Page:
The budget signed by Governor Brown last month assumes that state revenues will total $137.0 billion in 2013-14. This consists of $97.1 billion in General Fund revenues — the primary source of funding for state services — and $39.9 billion in special fund revenues — proceeds of taxes, licenses, and fees that are designated by law for specific purposes.
These estimates are remarkable for a couple of reasons. First, revenues as a percentage of the California economy in 2013-14 are projected to be roughly equal to the 40-year average, which is 7.5 percent. In other words, as a share of the state’s $1.8 trillion economy — as measured by state personal income — revenues in 2013-14 are expected to come in right around the historical trend line going back to 1974-75. This is notable because California voters approved two tax measures last November — Propositions 30 and 39 — that are projected to boost state revenues by about $7 billion in 2013-14. The fact that revenues are expected to be near the historical average in 2013-14 even with the new revenues approved by voters — rather than significantly above that average — highlights the deep hole that the Great Recession and years of tax cuts created in the state’s tax system, which Propositions 30 and 39 helped to fill.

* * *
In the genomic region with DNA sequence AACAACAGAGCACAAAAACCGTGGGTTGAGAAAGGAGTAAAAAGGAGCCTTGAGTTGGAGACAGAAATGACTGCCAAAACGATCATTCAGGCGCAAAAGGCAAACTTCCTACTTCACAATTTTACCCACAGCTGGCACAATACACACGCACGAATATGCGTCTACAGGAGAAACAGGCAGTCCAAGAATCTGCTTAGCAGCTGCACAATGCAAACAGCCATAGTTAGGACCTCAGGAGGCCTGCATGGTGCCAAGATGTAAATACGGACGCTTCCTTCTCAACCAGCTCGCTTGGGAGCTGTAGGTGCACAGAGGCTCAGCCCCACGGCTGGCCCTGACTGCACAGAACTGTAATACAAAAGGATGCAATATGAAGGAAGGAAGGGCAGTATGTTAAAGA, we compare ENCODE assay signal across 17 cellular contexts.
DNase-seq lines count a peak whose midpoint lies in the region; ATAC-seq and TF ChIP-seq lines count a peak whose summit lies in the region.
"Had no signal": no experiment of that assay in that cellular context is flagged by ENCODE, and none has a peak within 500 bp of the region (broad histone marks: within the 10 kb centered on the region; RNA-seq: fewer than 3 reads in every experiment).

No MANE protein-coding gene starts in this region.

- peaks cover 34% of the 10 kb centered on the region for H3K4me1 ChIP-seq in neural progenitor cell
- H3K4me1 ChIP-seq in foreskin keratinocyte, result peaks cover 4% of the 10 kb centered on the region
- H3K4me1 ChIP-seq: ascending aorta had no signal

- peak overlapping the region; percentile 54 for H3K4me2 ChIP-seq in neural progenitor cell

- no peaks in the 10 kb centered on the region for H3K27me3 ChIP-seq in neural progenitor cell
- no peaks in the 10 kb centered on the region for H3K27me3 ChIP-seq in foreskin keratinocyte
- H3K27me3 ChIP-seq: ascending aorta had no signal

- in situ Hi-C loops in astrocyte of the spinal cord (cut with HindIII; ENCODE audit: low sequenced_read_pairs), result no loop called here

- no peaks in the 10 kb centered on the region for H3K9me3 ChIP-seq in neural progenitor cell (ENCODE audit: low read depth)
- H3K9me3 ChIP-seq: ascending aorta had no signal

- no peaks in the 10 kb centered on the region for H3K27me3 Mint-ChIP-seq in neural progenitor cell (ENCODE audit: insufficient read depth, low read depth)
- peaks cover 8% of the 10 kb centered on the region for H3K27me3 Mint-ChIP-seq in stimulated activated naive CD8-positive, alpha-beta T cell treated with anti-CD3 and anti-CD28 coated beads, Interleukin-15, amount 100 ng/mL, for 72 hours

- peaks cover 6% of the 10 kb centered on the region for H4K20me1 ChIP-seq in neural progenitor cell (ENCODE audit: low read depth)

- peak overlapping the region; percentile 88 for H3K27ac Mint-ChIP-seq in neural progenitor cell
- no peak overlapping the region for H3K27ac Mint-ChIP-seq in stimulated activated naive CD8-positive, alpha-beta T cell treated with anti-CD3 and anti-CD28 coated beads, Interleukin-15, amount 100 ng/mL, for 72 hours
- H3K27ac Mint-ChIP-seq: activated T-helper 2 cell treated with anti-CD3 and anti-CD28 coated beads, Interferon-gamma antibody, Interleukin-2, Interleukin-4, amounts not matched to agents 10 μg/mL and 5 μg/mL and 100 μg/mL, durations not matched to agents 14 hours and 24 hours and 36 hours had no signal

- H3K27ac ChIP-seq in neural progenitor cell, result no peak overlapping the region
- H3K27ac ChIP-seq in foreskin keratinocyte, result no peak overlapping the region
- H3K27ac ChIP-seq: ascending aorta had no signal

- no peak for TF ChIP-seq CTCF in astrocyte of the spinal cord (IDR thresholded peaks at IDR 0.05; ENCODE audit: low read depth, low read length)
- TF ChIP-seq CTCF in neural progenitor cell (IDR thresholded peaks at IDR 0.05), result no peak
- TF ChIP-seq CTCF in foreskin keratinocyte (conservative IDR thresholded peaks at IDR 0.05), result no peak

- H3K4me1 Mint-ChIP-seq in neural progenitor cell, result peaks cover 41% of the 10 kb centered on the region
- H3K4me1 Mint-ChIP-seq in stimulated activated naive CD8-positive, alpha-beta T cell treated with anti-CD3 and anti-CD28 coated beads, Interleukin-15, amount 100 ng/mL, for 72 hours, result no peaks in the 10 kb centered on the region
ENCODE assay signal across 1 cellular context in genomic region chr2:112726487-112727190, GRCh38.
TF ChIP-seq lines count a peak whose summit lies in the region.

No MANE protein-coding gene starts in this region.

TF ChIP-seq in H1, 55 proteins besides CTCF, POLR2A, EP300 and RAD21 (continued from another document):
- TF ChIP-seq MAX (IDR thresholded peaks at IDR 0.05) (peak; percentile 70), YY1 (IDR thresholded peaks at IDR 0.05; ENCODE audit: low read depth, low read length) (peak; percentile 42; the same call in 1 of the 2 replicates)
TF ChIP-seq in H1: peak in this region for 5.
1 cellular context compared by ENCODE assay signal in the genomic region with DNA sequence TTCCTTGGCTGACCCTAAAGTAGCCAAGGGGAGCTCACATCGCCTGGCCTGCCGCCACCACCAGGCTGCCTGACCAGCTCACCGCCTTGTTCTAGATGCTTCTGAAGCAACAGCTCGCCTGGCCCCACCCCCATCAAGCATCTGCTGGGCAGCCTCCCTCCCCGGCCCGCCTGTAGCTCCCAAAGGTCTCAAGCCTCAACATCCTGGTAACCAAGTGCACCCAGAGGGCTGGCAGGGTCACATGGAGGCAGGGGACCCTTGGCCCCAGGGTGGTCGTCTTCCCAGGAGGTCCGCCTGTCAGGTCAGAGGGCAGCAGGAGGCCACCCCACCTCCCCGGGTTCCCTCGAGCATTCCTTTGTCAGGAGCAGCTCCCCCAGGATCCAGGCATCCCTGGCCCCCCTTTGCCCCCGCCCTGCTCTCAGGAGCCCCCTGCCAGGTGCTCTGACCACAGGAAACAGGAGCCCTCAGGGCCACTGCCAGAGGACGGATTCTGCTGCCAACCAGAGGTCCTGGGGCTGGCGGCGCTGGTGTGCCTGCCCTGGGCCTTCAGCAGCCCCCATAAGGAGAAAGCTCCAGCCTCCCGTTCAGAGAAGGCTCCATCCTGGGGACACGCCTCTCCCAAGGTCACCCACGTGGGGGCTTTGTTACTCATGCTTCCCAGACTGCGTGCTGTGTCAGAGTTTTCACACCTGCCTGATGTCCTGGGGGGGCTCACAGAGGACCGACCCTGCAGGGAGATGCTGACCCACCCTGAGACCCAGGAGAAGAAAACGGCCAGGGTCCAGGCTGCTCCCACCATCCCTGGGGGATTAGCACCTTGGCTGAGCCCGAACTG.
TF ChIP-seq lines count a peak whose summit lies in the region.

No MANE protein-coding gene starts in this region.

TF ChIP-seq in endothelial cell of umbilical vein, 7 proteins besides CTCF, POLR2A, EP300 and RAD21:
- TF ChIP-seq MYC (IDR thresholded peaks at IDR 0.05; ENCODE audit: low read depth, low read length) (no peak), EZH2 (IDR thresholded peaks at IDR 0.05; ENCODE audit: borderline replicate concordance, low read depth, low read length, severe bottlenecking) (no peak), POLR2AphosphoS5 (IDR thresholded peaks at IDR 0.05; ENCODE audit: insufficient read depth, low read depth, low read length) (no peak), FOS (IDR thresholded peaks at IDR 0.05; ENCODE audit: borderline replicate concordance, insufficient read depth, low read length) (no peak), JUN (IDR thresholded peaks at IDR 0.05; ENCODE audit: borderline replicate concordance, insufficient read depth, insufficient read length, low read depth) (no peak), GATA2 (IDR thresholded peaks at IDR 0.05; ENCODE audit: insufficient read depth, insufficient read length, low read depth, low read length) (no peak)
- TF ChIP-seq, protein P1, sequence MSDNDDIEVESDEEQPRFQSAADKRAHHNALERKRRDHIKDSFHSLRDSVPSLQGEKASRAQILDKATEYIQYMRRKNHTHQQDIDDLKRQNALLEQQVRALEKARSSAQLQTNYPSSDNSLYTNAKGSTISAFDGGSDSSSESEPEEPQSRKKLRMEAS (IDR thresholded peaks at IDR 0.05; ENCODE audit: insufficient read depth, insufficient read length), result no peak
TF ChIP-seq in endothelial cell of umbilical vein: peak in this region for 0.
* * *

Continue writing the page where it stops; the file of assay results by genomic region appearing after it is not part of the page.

The 2013-14 revenue estimates are also remarkable for a second reason: Total projected revenues — $137.0 billion — are more than $20 billion below the level they likely would have reached if the Great Recession had not occurred, as we explained in a blog post earlier this year. In other words, if California’s economy hadn’t hit a steep downward slide in 2008 and instead had increased to $2.2 trillion by 2013 (as state analysts expected back in 2007), total state revenues likely would exceed $160 billion in 2013-14, based on revenues comprising 7.5 percent of the state’s economy. Instead, California’s smaller-than-expected $1.8 trillion economy is projected to generate less than $140 billion to support state services during the current fiscal year. This $20 billion-plus revenue gap represents dollars that are not available to support state investments in education, child care for working families, transportation, and other public systems and services that promote economic growth and broadly shared prosperity.
Of course, it’s possible that revenues will surpass the level assumed in the 2013-14 budget. For one thing, lawmakers adopted the Governor’s relatively conservative General Fund revenue projection for 2013-14, which was $2.7 billion below the Legislative Analyst’s forecast. For another thing, the state finished 2012-13 — which ended on June 30 — with General Fund revenues running just over $2 billion (2.1 percent) ahead of the Governor’s May Revision forecast. Yet, even if total state revenues in 2013-14 come in a few billion dollars higher than anticipated, that larger amount would still be close to the historical average as a share of California’s economy (7.5 percent) and would remain far below the level that revenues likely would have reached but for the Great Recession.
— Scott Graves